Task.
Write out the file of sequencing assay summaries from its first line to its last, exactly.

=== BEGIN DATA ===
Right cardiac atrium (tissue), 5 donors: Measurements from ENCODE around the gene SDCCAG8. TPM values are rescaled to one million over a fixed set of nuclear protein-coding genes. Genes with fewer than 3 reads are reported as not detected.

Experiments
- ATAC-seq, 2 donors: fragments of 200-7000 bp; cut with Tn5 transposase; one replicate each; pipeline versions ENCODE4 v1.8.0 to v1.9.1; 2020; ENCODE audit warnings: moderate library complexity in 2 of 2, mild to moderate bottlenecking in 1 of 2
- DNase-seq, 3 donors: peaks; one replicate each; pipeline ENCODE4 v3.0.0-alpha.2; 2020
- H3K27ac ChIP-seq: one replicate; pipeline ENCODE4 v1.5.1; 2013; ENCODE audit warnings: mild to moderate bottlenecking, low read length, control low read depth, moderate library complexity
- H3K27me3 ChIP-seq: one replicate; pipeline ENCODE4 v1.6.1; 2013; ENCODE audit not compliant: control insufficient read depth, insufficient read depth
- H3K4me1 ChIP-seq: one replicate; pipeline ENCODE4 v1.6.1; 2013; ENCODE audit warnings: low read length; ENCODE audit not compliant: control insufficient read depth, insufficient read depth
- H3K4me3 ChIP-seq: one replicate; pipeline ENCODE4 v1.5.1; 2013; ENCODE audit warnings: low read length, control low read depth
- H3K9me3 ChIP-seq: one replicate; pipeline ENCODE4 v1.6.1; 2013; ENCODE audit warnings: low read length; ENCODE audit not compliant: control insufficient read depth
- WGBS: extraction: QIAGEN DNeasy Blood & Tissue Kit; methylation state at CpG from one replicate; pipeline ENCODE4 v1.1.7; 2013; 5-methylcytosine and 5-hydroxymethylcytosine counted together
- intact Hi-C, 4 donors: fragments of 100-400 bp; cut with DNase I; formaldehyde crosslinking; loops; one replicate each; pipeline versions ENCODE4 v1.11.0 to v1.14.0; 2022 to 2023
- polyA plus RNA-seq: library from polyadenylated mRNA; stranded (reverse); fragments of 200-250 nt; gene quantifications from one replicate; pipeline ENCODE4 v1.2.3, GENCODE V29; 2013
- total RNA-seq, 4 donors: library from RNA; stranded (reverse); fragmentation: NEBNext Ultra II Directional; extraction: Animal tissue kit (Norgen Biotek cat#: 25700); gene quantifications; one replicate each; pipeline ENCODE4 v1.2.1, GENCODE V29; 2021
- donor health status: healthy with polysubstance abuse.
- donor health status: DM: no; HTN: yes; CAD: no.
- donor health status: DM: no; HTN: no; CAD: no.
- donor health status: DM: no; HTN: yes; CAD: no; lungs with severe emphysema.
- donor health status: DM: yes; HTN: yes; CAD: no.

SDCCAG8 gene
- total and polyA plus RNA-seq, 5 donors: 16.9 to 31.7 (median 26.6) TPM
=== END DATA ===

Right cardiac atrium (tissue), 5 donors: Measurements from ENCODE around the gene SDCCAG8. TPM values are rescaled to one million over a fixed set of nuclear protein-coding genes. Genes with fewer than 3 reads are reported as not detected.

Experiments
- ATAC-seq, 2 donors: fragments of 200-7000 bp; cut with Tn5 transposase; one replicate each; pipeline versions ENCODE4 v1.8.0 to v1.9.1; 2020; ENCODE audit warnings: moderate library complexity in 2 of 2, mild to moderate bottlenecking in 1 of 2
- DNase-seq, 3 donors: peaks; one replicate each; pipeline ENCODE4 v3.0.0-alpha.2; 2020
- H3K27ac ChIP-seq: one replicate; pipeline ENCODE4 v1.5.1; 2013; ENCODE audit warnings: mild to moderate bottlenecking, low read length, control low read depth, moderate library complexity
- H3K27me3 ChIP-seq: one replicate; pipeline ENCODE4 v1.6.1; 2013; ENCODE audit not compliant: control insufficient read depth, insufficient read depth
- H3K4me1 ChIP-seq: one replicate; pipeline ENCODE4 v1.6.1; 2013; ENCODE audit warnings: low read length; ENCODE audit not compliant: control insufficient read depth, insufficient read depth
- H3K4me3 ChIP-seq: one replicate; pipeline ENCODE4 v1.5.1; 2013; ENCODE audit warnings: low read length, control low read depth
- H3K9me3 ChIP-seq: one replicate; pipeline ENCODE4 v1.6.1; 2013; ENCODE audit warnings: low read length; ENCODE audit not compliant: control insufficient read depth
- WGBS: extraction: QIAGEN DNeasy Blood & Tissue Kit; methylation state at CpG from one replicate; pipeline ENCODE4 v1.1.7; 2013; 5-methylcytosine and 5-hydroxymethylcytosine counted together
- intact Hi-C, 4 donors: fragments of 100-400 bp; cut with DNase I; formaldehyde crosslinking; loops; one replicate each; pipeline versions ENCODE4 v1.11.0 to v1.14.0; 2022 to 2023
- polyA plus RNA-seq: library from polyadenylated mRNA; stranded (reverse); fragments of 200-250 nt; gene quantifications from one replicate; pipeline ENCODE4 v1.2.3, GENCODE V29; 2013
- total RNA-seq, 4 donors: library from RNA; stranded (reverse); fragmentation: NEBNext Ultra II Directional; extraction: Animal tissue kit (Norgen Biotek cat#: 25700); gene quantifications; one replicate each; pipeline ENCODE4 v1.2.1, GENCODE V29; 2021
- donor health status: healthy with polysubstance abuse.
- donor health status: DM: no; HTN: yes; CAD: no.
- donor health status: DM: no; HTN: no; CAD: no.
- donor health status: DM: no; HTN: yes; CAD: no; lungs with severe emphysema.
- donor health status: DM: yes; HTN: yes; CAD: no.

SDCCAG8 gene
- total and polyA plus RNA-seq, 5 donors: 16.9 to 31.7 (median 26.6) TPM